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We Need To Encourage Local Films

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We Need To Encourage Local Films

The King’s Necklace received the award for best supporting actor for Yonas Pérou’s performance, as well as a special mention from the jury because of its commitment to protecting the environment. Jean-Claude Mpaka, one of the film’s principal actors, spoke to New African on behalf of the director, Henry-Joseph Koumba Bididi.

New African: How did you react after receiving the award?

Jean-Claude Mpaka: First, we have to set the scene. Our film took five years of preparation and three and a half months of filming in France and Gabon. It is an honour to have received this prize as a reward for all our efforts, and it enormously encouraging. Even if the opinion of a jury is always subjective… what factors influence their choices, in a given place and at a given time? In Khouribga, as well as in Cameroon, they criticised the film for having the advantage of a large budget, for having ‘cost money’.

Let’s stop being so pessimistic! An award given at a festival is an act of encouragement. We can then ask ourselves whether or not we should reward someone who already has the means to produce a film, and how that person should be encouraged. There’s a whole debate there…

We should judge the result of a film, not the conditions in which it was made. Money should not be a factor in its judgement; only the quality of the artistic work matters. Money is not what makes a film good or bad. Not having money is not a reason to bear a grudge against those that do. The State did not finance our film; it was an independent producer, Jeff Bongo Ondimba [son of Omar Bongo, late former president of Gabon].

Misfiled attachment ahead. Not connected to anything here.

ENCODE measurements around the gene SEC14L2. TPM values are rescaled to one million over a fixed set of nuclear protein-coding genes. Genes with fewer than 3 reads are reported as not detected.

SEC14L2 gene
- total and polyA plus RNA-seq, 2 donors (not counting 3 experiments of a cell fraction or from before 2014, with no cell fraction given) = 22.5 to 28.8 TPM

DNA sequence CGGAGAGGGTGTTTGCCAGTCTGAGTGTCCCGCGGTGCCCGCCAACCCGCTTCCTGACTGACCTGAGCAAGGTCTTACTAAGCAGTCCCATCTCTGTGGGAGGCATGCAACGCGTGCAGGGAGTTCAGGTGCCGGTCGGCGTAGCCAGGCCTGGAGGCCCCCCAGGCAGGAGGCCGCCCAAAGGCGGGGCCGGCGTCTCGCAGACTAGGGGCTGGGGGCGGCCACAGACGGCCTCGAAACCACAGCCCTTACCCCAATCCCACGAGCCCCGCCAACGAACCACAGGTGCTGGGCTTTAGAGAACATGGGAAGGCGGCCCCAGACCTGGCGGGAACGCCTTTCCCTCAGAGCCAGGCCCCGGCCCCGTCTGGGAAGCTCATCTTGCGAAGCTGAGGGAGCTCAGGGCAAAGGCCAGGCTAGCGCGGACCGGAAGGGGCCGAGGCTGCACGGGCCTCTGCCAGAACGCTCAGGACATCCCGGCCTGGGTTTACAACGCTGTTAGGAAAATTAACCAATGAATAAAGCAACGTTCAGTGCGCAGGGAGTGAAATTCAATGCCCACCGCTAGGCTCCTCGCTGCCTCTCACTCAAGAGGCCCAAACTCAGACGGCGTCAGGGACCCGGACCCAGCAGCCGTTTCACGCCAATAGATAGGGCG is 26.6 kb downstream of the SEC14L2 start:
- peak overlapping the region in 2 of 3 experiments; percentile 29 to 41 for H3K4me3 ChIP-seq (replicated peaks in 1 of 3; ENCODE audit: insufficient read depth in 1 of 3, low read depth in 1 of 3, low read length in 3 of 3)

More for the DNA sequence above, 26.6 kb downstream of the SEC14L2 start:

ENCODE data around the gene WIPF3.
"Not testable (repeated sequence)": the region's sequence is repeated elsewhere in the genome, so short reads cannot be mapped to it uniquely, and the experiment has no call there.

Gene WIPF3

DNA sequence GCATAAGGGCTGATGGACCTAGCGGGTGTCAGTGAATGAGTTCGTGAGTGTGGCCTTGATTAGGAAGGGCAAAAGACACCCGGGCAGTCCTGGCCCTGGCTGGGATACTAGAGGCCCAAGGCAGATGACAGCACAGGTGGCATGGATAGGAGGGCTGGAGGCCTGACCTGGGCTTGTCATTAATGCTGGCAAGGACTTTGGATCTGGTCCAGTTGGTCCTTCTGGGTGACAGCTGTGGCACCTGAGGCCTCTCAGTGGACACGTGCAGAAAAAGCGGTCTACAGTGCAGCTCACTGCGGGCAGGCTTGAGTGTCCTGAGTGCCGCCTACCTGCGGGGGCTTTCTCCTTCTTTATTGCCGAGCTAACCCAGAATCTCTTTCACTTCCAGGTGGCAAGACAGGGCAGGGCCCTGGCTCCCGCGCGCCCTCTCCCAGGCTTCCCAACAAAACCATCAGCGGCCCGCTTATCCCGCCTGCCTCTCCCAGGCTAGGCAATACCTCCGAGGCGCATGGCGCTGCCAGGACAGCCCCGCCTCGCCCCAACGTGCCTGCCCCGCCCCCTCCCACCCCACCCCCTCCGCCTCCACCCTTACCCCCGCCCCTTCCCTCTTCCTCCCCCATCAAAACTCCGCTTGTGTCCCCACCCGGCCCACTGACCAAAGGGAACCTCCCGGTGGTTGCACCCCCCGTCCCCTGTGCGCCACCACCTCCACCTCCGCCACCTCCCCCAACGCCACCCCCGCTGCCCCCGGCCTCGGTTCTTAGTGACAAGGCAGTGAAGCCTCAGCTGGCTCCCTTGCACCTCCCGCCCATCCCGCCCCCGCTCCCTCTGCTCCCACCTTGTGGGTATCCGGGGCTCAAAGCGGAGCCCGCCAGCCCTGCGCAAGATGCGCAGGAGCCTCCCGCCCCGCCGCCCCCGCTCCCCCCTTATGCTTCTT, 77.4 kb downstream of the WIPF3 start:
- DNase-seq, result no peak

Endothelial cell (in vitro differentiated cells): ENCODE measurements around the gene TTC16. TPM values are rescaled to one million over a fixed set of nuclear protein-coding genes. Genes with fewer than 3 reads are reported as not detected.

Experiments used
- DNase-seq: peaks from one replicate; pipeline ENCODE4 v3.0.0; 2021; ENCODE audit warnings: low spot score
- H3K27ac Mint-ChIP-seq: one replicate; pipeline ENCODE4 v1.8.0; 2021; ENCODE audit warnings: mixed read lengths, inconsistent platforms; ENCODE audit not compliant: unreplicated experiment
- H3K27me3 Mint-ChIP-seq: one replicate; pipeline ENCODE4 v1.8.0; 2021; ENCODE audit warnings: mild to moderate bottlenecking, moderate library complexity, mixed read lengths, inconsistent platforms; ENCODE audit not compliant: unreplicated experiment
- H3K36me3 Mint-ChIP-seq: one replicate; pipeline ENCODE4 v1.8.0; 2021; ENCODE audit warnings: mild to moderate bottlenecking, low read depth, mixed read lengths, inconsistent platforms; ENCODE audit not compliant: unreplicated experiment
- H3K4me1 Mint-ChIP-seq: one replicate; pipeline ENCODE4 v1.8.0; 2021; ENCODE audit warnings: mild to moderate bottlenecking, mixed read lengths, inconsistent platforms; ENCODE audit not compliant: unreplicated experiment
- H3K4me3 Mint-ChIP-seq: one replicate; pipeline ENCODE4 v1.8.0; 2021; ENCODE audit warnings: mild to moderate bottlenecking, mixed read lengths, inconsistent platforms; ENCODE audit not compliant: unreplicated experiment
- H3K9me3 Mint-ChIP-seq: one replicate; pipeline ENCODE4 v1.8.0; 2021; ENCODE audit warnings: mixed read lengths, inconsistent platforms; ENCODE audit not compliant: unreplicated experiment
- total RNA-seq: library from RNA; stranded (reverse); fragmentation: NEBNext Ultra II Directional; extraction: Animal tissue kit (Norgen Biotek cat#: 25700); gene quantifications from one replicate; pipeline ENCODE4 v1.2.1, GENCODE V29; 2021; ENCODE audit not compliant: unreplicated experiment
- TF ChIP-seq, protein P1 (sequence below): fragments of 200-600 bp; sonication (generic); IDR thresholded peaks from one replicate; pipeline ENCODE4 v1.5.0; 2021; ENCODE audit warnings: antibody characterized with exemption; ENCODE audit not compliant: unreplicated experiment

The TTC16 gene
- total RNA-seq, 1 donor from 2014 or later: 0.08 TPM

Q:What do you think of the FCAK? Is it helping to improving the African film industry?

A: The aim of this festival is to encourage communication, regardless of the awards given. What is meaningful here are the encounters that take place, between festival-goers from different countries and with the residents of Khouribga. This allows us to exchange and to open ourselves up to the richness of diversity. On a professional level, it’s important to show our work and to see what others have done. The diverse and informed opinions of industry professionals can help improve our film industry.

Q: How would you sum up the situation of the film industry in Africa?

A: The African film industry is still taking its first steps. Hollywood, which has been around for a long time, went through the exact same phases. There will only really be an African film industry when films are being made with a screenplay written by Africans, with African funding, produced by Africans, etc. Currently, the investors, who are foreign, believe that they have the right to an opinion on the screenplays, and sometimes they mould them to their liking. That means that we are still under the yoke of colonisation. They force us to show things in a certain way. As long as African cinema is produced by northern countries that want to prevent us from competing with them, or perhaps surpassing them, it will remain a neo-colonial product.

We need to free ourselves from all that by encouraging local film. The King’s Necklace did not receive anything from the cooperative. The producer financed it entirely with his own funds. And from beginning to end, from writing to postproduction, filming preparations to choice of technicians, the film is 100% Gabonese.

Q: What do you think should be done in order to get away from the pessimism and opposition to change and to develop the art of filmmaking?

A: We need to find our own means of financing, whether they are private or come from the State. We need to go out and look for them. We also fall short due to laziness and convenience. We need to make films for the greater public as well, not just for festivals. To do that, we need to extend the channels of distribution. After all, film is an industry, as well as an art. When we make a film, admittedly, we spend money, but we also do it in order to make money, to make a return on the investment and to make a profit, then to reinvest that money.

The problem is that there are practically no cinemas in Africa and therefore, no audience… But let’s stop talking about our film industry in such limiting terms; we don’t just make films for Africa, we make films for the whole world!

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